Andrew Kurjata from CBC Radio and I accomplished a rare thing together on Twitter last week: we debated each other on an important issue without resorting to name calling.
Andrew started with this post:
"Just gonna throw it out there, not a fan of journalists telling people "no matter what, make sure you vote." He then added "there are plenty of legitimate reasons for people to not vote. I dunno it just seems off-brand to me for regular newscasts or reports to endorse voting as an inherent good or duty."
I had to bite. My response:
"There is NO reasons in a democracy not to vote (just ask someone who lived in a place where they couldn't) and a spoiled ballot (an X across the whole ballot) is a vote for "none of the above" - not voting is lazy and a dereliction of duty as a citizen in my humble opinion - use it or lose it."
Andrew's response was to post a link to Wil Fundal's story about a fellow from the Sucker Creek First Nation who's not voting.
"As an Indigenous nationalist, it is contradictory to our position of Indigenous people having complete control over the social, economic, environmental, cultural and political aspects of our lives," Nipwi Kakinoosit said. "We're under no obligation whatsoever to participate."
Some food for thought but I wasn't buying.
"Not only is that sentiment wrong but it discredits Mavis Erickson, Jody Wilson-Raybould and the many excellent past and present Indigenous people who enter political life to help their communities, inspire youth and move forward on the path to reconciliation," I replied.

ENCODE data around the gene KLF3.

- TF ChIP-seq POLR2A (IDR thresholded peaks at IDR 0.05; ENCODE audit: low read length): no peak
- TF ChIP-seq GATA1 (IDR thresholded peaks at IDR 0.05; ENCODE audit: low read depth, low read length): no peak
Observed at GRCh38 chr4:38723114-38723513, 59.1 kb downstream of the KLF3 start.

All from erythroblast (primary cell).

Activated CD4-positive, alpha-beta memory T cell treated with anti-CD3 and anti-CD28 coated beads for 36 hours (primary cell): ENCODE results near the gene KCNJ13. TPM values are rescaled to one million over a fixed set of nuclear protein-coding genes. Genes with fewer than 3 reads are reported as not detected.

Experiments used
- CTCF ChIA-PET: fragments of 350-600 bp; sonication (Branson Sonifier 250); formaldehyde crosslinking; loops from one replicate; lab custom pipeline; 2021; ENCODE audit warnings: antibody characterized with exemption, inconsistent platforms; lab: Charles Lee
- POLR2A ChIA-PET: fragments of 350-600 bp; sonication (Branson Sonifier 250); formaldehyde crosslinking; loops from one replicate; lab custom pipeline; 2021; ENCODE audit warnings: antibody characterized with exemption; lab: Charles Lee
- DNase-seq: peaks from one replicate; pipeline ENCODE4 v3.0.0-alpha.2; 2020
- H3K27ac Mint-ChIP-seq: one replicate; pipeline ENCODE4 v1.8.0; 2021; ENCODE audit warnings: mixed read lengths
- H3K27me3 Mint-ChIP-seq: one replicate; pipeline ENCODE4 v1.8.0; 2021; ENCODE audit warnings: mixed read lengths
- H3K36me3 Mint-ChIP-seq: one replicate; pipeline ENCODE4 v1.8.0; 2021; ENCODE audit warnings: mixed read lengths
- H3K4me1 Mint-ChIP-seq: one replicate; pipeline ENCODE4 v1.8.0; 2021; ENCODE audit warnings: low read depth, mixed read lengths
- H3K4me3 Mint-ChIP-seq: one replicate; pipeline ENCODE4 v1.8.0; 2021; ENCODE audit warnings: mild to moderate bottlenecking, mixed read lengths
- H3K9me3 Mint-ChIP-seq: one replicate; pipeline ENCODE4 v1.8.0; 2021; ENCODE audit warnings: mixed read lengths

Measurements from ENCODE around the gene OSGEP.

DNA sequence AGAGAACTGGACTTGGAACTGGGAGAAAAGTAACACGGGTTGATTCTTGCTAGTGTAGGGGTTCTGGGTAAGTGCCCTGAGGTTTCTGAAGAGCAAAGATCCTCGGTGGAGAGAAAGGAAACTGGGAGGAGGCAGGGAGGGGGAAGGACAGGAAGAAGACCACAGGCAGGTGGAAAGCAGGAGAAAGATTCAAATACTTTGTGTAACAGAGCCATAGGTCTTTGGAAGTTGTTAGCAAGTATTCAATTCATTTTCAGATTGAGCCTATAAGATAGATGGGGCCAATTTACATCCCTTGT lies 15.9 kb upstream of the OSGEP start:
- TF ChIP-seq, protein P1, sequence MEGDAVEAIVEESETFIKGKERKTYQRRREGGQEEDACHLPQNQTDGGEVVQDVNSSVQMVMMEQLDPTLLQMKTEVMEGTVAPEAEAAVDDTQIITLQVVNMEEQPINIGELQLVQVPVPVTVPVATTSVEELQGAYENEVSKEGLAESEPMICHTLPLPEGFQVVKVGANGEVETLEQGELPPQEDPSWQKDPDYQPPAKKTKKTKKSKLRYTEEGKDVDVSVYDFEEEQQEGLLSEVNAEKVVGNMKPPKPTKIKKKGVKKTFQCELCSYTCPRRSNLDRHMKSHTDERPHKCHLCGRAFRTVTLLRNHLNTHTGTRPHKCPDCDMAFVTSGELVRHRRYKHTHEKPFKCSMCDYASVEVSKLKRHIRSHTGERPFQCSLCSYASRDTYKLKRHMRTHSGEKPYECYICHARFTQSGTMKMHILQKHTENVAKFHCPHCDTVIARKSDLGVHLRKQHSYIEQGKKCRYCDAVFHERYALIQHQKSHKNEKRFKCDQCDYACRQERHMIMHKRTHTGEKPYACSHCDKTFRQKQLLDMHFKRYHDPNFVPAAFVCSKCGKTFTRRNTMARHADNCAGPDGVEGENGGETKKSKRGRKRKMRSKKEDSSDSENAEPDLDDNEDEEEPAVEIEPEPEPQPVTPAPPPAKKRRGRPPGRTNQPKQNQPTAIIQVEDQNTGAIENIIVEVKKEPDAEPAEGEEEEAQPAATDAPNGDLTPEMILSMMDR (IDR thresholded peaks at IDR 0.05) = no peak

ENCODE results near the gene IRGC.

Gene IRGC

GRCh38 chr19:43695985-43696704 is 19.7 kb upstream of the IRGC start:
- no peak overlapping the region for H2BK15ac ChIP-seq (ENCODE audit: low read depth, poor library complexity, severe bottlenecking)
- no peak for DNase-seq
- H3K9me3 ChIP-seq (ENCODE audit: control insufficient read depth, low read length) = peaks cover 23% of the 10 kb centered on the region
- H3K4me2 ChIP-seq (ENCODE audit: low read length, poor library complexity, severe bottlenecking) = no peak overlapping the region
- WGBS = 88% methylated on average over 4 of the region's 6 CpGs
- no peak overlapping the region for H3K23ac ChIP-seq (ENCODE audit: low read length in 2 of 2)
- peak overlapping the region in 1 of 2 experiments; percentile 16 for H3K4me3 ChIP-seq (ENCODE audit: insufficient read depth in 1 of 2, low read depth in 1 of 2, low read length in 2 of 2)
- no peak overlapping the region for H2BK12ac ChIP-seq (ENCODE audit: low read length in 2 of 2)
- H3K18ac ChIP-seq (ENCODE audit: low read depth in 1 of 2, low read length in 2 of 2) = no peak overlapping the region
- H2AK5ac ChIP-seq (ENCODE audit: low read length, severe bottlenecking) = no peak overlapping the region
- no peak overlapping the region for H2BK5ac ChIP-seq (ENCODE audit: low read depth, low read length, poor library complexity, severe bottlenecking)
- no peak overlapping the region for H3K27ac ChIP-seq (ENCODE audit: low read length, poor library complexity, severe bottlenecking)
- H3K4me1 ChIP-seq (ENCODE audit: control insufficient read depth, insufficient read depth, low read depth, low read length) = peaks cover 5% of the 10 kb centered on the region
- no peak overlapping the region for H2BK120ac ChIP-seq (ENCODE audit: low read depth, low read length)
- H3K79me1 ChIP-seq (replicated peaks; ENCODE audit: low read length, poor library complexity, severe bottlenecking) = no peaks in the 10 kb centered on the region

Andrew stuck to his guns.
"Doesn't discredit anyone," he wrote. "He directly says it's everyone's individual choice whether to participate or not. I see it more like... if you love in N Korea you can vote. But that doesn't make the system legitimate. And for some Indigenous people, our system is legitimate."
The false equivalency annoyed me so my response was blunt.
"Comparing Canada to North Korea? OK..."
Andrew eloquently clarified his remarks.
"What I'm saying is, not everyone sees this country and its electoral system as legitimate - for valid reasons, looking at the history of the relationship with Indigenous people - therefore voting isn't an inherent good for all."
Andrew either got tired of arguing with me (I seem to get that a lot!) or he graciously left me with the last word.
"I respect but disagree with Indigenous (or any other) people who won't vote, regardless of their reasons - it is a free country after all and I don't believe in mandatory voting - but let me ask you to consider this," I wrote back. "Would the US be better or worse if African-Americans refused to vote and take part in government because of slavery and ongoing racism? Individually, they have that right but Martin Luther King argued for the vote as a tool for change because of its inherent good - I defer to his wisdom."
Just like there isn't a right way to vote, it doesn't really matter who was right in my debate with Andrew. The most important thing was that we had the discussion, which is what voting and elections are all about.
On Monday, those of you who take the time to vote will be heard and your ballot will help shape the political future of this country. For those of you who don't vote, the 338 elected MPs still have a legal duty to represent you in Parliament as if you had.